6.1 Eligibility

A longer treatment regimen should be proposed mainly when the BpaLM/BpaL or 9-month all-oral regimen cannot be used. Chapter 4 and Chapter 5 discuss the eligibility criteria for these shorter regimens.

A longer regimen is expected to be used in the following situations:

  • severe extrapulmonary TB;
  • additional resistance to key medicines of the BPaLM/BPaL regimen (except moxifloxacin) or the 9-month all-oral regimen;
  • lack of response to shorter treatment regimens (e.g. treatment failure due to no bacteriological conversion, no clinical response, emerging resistance or loss to follow-up);
  • drug intolerance to the component medicines of the BPaLM/BPaL regimen (except moxifloxacin) or 9 months shorter all-oral treatment regimen; and
  • pregnant and lactating women who could not benefit from the 9-month shorter all-oral regimen owing to certain clinical conditions or children aged below 14 years who could not be treated with BpaLM/BpaL or who, for any reason, cannot opt for a 9-month regimen.

There is limited or no evidence of BpaLM/BpaL use in some patient groups; thus, a longer regimen could also be considered as an option for patients with low BMI (<17 kg/m2), altered hepatic enzymes (3 times greater than the upper limit of normal), baseline anaemia (haemoglobin <8 g/ dL), thrombocytopenia (platelet count <150 000/mm3) or pre-existing peripheral neuropathy of Grade 3–4 (62–64).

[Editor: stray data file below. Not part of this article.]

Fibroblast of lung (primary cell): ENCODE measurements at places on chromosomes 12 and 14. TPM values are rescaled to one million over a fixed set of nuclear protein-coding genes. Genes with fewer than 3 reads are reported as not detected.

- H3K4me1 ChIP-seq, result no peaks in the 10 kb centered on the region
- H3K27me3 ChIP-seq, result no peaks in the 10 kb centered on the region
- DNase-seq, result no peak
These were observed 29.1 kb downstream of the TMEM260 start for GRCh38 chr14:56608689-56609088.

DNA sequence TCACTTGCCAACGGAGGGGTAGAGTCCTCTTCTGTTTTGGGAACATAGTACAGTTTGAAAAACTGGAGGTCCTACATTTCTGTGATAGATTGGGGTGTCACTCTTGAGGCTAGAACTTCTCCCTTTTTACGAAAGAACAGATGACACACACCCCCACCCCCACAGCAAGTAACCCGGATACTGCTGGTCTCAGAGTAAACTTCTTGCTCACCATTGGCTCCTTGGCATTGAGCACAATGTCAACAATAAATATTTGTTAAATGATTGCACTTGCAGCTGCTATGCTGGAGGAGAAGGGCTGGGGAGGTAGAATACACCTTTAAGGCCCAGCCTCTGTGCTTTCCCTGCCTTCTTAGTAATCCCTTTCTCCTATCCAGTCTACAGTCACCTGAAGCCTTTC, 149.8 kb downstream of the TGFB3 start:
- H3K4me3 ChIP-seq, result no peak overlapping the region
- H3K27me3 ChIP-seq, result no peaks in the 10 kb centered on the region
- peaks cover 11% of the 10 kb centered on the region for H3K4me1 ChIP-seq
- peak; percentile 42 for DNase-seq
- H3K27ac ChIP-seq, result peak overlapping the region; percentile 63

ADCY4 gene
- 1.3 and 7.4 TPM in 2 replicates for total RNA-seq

Any patient eligible for a longer regimen should undergo a pretreatment assessment to optimize the drug selection, reduce the chances of adverse events and thus increase the probability of the favourable treatment outcomes. The pretreatment assessment includes:

  • a detailed clinical history (including all comorbidities, medications and known intolerances), a physical examination, a blood test, chest X-ray or other imaging and bacteriological tests; and
  • a list of current effective TB medicines available based on a clinical history of drugs taken before this treatment episode and guided by the DST results or sequencing of the most recent sample from the patient (or the index case).

In addition to the eligibility criteria and preclinical assessment, a clinician should also consider:

  • • development of a personalized treatment approach (patient-centred approach) and close follow-up, including food support if needed, to increase bioavailability of drugs, improve nutritional status and facilitate adherence;
  • provision of advice on contraception for women of childbearing age;
  • availability of ancillary medications (e.g. corticosteroids in the case of disseminated TB or TB meningitis or pericarditis, pretreatment blood transfusion in the case of severe anaemia and nutritional support) and other interventions (e.g. intravenous [IV] medication in the case of severe malnutrition and malabsorption, insertion of peripherally inserted central catheter, or surgery in the case of restricted options and meeting criteria for intervention); and
  • provision of counselling, depending on the patient’s comorbidities (e.g. HIV or diabetes) or preexisting conditions needing to be treated to optimize TB treatment outcomes.

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